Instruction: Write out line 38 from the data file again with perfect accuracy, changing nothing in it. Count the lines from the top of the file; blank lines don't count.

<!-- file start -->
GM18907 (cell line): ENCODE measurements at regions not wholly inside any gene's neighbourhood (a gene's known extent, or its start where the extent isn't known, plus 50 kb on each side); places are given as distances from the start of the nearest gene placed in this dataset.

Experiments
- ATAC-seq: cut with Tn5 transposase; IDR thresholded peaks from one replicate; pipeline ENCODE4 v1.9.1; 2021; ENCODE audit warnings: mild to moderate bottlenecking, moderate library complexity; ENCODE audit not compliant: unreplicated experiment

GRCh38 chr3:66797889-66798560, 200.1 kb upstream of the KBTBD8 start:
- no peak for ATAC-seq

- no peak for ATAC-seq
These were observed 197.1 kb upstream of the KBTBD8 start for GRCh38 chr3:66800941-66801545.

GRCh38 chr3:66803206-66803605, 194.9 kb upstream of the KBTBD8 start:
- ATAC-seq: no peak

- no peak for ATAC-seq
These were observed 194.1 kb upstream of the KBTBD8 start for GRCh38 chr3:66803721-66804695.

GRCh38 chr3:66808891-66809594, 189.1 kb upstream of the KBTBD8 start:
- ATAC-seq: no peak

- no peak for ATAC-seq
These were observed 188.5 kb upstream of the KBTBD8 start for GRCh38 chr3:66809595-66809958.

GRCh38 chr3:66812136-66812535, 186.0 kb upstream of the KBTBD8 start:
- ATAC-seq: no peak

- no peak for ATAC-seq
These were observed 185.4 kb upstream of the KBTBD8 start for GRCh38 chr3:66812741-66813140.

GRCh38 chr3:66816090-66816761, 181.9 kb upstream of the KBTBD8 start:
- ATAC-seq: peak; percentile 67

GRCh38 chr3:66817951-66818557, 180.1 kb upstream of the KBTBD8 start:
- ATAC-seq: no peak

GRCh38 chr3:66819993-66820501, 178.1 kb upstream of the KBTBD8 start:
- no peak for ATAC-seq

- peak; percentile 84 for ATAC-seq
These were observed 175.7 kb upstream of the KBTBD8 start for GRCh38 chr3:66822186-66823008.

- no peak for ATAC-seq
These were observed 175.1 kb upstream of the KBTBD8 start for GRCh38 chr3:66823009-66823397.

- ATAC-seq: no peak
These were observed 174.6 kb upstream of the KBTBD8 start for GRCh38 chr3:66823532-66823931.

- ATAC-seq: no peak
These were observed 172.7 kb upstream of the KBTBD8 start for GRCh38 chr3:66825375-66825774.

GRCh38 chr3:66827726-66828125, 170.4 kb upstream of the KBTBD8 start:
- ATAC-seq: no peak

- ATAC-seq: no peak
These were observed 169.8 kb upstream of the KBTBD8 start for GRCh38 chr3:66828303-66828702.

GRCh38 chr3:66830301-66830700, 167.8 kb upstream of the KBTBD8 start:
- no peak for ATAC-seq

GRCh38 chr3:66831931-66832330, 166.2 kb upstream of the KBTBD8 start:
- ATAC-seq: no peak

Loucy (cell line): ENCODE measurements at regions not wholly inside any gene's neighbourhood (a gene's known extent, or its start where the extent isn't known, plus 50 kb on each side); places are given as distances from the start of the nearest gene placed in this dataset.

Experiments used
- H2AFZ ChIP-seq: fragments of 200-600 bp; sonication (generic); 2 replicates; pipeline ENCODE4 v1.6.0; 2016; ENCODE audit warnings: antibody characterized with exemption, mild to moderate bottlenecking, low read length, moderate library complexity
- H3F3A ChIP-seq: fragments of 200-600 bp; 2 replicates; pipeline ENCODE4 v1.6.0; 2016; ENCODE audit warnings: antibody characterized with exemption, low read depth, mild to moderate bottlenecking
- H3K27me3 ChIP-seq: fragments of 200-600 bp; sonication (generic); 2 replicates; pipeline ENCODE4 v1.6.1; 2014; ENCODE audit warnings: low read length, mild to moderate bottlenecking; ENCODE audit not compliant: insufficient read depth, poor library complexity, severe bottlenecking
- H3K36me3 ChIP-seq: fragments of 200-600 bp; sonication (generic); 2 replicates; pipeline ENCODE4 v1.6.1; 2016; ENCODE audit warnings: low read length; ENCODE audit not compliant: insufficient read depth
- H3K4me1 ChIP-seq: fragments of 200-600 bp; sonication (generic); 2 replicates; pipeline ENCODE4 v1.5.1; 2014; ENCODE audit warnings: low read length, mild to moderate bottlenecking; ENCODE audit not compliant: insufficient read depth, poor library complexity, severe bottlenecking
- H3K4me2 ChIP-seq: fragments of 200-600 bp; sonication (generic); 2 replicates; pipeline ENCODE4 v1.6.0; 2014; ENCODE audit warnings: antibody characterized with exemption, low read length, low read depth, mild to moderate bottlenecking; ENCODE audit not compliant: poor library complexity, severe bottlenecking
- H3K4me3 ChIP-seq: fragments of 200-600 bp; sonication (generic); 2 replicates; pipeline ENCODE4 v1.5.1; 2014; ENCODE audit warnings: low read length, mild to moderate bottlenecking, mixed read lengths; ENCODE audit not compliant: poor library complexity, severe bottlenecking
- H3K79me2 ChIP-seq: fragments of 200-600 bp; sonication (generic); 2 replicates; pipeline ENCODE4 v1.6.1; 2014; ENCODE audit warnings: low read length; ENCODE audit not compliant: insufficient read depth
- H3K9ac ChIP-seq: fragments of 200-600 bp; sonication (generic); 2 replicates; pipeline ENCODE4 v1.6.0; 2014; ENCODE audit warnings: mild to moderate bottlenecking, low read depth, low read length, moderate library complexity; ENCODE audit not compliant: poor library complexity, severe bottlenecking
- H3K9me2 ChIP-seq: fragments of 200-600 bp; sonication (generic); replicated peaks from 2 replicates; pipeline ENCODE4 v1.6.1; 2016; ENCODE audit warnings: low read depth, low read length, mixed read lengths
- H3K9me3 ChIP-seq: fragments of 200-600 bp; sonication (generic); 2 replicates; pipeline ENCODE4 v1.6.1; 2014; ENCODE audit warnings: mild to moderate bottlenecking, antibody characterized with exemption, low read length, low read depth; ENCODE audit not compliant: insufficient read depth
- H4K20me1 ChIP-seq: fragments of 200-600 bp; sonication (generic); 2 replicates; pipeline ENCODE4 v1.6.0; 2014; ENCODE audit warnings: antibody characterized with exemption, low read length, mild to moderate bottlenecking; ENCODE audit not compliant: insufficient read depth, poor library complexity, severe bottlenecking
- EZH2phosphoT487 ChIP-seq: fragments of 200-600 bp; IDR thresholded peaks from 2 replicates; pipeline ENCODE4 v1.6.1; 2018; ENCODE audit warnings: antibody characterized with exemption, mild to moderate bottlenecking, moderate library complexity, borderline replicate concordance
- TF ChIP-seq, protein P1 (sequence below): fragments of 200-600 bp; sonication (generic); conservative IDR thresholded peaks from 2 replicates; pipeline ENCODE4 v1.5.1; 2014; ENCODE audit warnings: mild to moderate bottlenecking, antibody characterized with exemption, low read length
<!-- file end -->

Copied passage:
GRCh38 chr3:66830301-66830700, 167.8 kb upstream of the KBTBD8 start: